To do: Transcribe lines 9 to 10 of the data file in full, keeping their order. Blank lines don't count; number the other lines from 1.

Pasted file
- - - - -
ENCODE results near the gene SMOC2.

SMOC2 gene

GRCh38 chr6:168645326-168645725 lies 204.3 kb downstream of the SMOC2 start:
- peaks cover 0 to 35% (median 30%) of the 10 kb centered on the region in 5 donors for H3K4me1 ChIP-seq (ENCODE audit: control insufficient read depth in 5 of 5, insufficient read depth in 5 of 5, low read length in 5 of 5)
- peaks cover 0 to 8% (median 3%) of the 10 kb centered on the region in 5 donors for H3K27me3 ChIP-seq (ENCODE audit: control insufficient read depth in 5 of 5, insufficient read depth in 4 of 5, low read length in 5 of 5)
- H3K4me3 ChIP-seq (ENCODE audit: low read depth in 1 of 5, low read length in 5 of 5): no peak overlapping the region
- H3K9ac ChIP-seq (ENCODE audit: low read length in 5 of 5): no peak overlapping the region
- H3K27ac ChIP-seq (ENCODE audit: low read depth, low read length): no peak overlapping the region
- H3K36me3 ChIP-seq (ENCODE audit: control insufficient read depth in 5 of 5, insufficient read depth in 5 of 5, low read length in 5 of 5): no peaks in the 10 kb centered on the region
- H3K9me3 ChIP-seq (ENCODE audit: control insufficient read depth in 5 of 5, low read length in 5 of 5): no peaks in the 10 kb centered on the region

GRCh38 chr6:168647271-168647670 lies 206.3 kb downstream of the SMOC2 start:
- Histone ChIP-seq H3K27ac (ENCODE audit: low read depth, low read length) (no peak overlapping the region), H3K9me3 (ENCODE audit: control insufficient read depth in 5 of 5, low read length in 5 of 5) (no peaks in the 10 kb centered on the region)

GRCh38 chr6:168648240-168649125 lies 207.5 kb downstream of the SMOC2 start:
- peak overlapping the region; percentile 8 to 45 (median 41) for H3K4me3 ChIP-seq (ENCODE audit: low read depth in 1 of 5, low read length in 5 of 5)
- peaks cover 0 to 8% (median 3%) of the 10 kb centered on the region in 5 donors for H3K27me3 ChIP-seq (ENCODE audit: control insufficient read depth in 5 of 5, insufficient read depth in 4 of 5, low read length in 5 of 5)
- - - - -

- H3K36me3 ChIP-seq (ENCODE audit: control insufficient read depth in 5 of 5, insufficient read depth in 5 of 5, low read length in 5 of 5): no peaks in the 10 kb centered on the region
- H3K9me3 ChIP-seq (ENCODE audit: control insufficient read depth in 5 of 5, low read length in 5 of 5): no peaks in the 10 kb centered on the region